To: Lee Myung Bak, President, Republic of Korea
Save Jeju Island--No Naval Base
President Lee Myung Bak
Cheong Wa Dae
1 Cheongwadae-ro, Jongno-gu
Seoul, Republic of Korea
Dear President Lee:
As concerned members of the international community, we urge you to stop construction of the naval base on Jeju Island, which Gangjeong residents have vehemently opposed by protesting daily and risking their lives and personal freedom. Since plans for the naval base were announced five years ago, 95% of Jeju residents have voted against the base and used every possible democratic means to block its construction. Yet their protests have fallen on deaf ears in your government.
We share the residents’ outrage that the South Korean government is willing to sacrifice the safety of the island residents in order to build this U.S. missile defense outpost as part of a provocative strategy to surround China. Jeju residents refute the claim that this naval base will improve the Korean peoples’ security; they know it will further destabilize the Asia-Pacific region and make the island a prime target for military retaliation. The Jeju people's resistance to the militarization of their island stem from the April 3, 1948 massacre when up to 80,000 civilians – many of their family – were slaughtered by ROK troops during a democratic uprising. In 2006, the late President Roh Moo Hyun officially apologized for the massacre by designating Jeju the “Island of Peace.” This naval base violates your government's commitment to the people of Jeju and their desire for peace.
Citizens of other countries have visited Gangjeong and are in steady communication with its residents. We are deeply concerned about the health and safety of several peace activists, including Professor Yang Yoon Mo and Sung Hee Cho, who were on 60-day hunger strikes and arrested for nonviolent protest. The elderly Professor Yang is now hospitalized, and Ms. Cho remains behind bars, facing up to five years in prison. We are alarmed that another activist, Brother Song, was recently beaten unconscious when he tried to prevent a construction vessel from pouring concrete onto the coral reefs. By authorizing the use of violence against nonviolent peace activists, you undermine your government’s reputation and give the world cause to question your commitment to South Korea’s hard-won democracy.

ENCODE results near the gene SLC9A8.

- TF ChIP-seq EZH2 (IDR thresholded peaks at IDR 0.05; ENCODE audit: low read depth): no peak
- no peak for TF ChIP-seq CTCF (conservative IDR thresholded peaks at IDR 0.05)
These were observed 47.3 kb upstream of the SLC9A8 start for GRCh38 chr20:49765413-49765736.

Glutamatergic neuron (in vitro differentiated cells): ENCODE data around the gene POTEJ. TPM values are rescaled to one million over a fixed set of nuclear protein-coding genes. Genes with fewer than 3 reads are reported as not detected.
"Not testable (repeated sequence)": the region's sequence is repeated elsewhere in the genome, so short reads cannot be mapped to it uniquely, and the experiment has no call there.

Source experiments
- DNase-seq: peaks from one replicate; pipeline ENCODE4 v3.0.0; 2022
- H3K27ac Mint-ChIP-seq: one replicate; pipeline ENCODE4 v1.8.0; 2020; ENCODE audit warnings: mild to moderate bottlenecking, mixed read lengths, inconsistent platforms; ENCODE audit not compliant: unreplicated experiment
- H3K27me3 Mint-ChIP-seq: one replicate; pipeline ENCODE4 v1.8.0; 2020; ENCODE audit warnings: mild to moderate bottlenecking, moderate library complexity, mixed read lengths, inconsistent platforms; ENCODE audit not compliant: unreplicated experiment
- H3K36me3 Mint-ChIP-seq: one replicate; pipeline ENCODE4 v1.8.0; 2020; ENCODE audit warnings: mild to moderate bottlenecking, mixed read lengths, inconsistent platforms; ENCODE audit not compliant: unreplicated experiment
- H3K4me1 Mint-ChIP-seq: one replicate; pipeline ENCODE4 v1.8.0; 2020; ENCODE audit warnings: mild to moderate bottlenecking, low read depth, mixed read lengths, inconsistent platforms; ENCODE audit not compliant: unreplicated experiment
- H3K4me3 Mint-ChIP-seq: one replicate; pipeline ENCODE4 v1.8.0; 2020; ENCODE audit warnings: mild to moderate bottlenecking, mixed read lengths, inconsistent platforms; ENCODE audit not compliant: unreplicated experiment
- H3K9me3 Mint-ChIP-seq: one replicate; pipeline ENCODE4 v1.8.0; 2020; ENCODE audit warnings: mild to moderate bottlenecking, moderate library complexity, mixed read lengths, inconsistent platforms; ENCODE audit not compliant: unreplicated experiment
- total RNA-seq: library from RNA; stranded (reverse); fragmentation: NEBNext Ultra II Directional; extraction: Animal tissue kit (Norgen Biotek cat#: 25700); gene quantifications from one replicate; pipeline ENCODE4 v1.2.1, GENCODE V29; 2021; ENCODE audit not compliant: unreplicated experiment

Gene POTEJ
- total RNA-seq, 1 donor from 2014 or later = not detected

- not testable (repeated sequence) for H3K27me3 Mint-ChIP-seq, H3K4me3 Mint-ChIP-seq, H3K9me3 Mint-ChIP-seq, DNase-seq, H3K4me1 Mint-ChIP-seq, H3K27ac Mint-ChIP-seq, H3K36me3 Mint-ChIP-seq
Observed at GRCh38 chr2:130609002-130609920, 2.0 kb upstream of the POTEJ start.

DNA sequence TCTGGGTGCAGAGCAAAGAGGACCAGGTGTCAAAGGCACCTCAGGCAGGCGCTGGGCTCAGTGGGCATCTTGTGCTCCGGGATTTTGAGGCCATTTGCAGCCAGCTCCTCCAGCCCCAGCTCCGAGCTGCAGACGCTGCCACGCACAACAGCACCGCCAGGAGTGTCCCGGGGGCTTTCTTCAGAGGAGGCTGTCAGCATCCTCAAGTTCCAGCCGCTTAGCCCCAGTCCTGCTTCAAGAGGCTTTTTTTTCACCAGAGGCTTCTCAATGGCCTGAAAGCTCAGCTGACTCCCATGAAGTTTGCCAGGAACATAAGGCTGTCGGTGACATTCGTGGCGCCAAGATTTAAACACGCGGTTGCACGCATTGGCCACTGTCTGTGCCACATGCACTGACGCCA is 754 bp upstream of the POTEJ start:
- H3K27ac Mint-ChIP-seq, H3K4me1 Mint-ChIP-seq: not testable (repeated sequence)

Famed for its extraordinary beauty and pristine environment, Jeju is home to three designated UNESCO World Heritage Sites and one of 28 finalists for the New 7 Wonders of Nature. It perplexes us that, despite First Lady Kim Yoon-ok’s efforts for the "Jeju, for New 7 Wonders Campaign," your government is jeopardizing Jeju’s chances by allowing the construction of this naval base. By dredging the Jeju coastline to accommodate U.S. Aegis destroyer warships, the South Korean Navy and Samsung Corporation are already threatening the island’s soft coral habitat and rich marine life.
Not only is Jeju’s Joongduk coastline where dolphins migrate to from Alaska in the summer, its waters are famed because of the hundreds of Korean women, haenyeo, who dive for seafood and kelp, key staples of the Korean diet. In 2005, The New York Times featured a story about these extraordinary women divers. The naval base will destroy the waters that haenyeo and fishermen depend upon for survival. It has already displaced Gangjeong citrus growers whose lands have been confiscated, greenhouses demolished, and fruit trees uprooted. Gangjeong villagers are not deceived by the ROK Navy’s false claims that the base would have minimal impact on the environment, and neither are we. They know that the base imperils their community, their livelihoods, and Jeju’s natural ecology.
We stand with the residents of Jeju in their nonviolent protest to protect not only Jeju’s rich marine ecosystems and their way of life, but also peace in this increasingly fragile and militarized region in the world. We demand that you act immediately to stop construction of the naval base on Jeju.
Why is this important?
Residents on Gangjeong Village on Jeju Island in South Korea have been organizing nonviolent protest to stop the construction of a massive naval base which will destroy their community, way of life and rich marine ecosystem women sea divers, fisherman and farmers depend on for their livelihoods. Due to its natural beauty and pristine environment, Jeju is a finalist to become one of the "New 7 Wonders" in the world.